A couple of months ago, we announced the release of a new way to search the research literature called Citation Statement Search. This search lets you search over 900M citation statements that we have extracted from over 27M full-text scientific articles. In short, it allows you to see what the research literature says about nearly any topic in short excerpts. Importantly, these excerpts directly link to papers, data, and analyses, meaning what they say can be verified and explored in more depth. That is, after all, the beauty of a citation; it is a sentence backed by research.
This search is helpful to see what multiple papers say about any topic you care about, see how others have used experimental reagents or protocols, and verify claims made on the internet, whether that is a scientific paper you are reading or a tweet. We have, since launching, added multiple ways to filter and organize this information. You can now search citation statements from papers that have been supported. You can filter citation statements based on the location they appear in the article (Introduction, Discussion, etc.). You can organize the citation statements by relevancy or publication date.
Today, we are excited to announce even more control over our Citation Statement search by introducing the ability to search and match exact phrases or words, so you can find relevant articles and better use the literature to answer questions you may have. To do so, simply add quotation marks to your search terms.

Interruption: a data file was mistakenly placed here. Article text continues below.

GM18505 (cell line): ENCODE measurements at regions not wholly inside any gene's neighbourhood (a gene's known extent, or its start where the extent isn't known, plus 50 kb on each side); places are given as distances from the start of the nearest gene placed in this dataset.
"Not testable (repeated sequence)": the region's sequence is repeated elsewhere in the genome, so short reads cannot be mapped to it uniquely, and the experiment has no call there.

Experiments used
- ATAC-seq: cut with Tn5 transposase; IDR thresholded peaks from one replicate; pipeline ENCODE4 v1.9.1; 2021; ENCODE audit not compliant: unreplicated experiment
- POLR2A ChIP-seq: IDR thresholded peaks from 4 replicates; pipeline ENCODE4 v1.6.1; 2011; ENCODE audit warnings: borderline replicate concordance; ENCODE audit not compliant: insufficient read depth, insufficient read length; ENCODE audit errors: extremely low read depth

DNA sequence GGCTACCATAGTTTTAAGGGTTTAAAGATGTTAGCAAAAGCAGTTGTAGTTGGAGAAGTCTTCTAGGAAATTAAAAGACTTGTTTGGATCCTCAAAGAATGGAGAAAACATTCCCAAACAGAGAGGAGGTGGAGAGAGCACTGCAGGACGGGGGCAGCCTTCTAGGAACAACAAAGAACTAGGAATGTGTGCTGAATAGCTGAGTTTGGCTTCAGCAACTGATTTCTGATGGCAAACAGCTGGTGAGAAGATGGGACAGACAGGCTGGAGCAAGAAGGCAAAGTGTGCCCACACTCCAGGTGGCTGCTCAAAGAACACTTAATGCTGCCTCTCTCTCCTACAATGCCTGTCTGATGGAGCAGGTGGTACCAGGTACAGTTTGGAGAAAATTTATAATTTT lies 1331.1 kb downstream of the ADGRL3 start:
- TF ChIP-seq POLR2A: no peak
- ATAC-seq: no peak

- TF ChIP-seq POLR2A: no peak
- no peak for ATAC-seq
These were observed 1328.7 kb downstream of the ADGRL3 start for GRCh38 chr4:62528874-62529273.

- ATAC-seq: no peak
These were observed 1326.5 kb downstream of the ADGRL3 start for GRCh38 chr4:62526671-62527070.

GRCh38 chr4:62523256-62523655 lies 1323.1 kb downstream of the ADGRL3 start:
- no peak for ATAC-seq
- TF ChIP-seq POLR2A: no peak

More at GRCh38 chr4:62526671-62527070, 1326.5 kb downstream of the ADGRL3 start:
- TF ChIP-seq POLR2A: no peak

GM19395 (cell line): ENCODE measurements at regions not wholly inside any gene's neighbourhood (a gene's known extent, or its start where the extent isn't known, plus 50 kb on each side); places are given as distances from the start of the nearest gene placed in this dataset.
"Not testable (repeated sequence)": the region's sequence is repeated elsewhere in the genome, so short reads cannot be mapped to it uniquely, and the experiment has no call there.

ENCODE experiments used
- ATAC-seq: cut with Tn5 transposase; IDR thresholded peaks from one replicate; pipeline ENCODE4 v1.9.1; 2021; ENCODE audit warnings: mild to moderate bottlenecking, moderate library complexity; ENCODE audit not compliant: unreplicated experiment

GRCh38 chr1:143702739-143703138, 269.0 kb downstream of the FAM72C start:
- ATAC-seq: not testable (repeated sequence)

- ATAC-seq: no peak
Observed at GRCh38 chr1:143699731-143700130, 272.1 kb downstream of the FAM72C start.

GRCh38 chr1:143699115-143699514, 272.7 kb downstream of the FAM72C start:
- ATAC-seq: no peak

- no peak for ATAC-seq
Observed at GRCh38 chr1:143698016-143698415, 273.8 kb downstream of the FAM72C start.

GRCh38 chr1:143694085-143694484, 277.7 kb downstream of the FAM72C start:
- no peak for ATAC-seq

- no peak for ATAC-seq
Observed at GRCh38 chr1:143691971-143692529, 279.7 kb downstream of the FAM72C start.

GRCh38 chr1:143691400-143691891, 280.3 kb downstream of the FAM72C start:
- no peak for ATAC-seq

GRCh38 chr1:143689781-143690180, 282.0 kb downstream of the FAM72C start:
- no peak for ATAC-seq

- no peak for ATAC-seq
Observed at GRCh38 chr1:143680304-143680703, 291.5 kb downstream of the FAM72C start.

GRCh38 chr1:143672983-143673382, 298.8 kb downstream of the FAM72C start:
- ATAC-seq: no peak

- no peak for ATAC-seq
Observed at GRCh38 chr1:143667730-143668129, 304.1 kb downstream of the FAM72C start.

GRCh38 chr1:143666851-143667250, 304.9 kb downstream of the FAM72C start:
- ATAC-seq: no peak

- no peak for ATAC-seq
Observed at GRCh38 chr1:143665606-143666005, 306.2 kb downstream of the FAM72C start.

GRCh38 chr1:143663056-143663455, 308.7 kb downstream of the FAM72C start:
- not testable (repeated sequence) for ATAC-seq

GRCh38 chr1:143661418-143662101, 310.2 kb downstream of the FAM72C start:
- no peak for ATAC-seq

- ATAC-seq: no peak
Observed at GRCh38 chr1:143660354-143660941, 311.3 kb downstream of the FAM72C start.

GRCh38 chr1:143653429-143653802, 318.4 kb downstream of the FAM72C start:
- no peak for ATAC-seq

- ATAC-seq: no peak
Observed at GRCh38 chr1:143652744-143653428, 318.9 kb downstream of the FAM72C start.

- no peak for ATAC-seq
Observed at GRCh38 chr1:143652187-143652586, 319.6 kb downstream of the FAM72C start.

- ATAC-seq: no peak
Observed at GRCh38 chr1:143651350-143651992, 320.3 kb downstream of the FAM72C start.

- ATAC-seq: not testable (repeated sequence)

For example, say you are interested in seeing which subsequent studies could not replicate papers on cancer. You can now search for the exact phrase, “we could not replicate” and then narrow it further by adding the word cancer.
You can also search directly for product/reagent IDs to find how others have used them in experiments. For example, if you are working with the Anti-CENPA antibody from Abcam and want to see what dilutions or blocking solutions are being used by others, you could search:
The ability to see what multiple research papers say directly inline with your search moves us beyond the typical search results from other search engines where only abstract and titles are displayed. Now, you can see what was said about your search, who said it, and you can control this down to the exact phrase you might want to search.
We think this is quite powerful and we invite you to try it for yourself:
We also encourage you to share any fun or exciting example searches you come up with by tagging @scite on Twitter!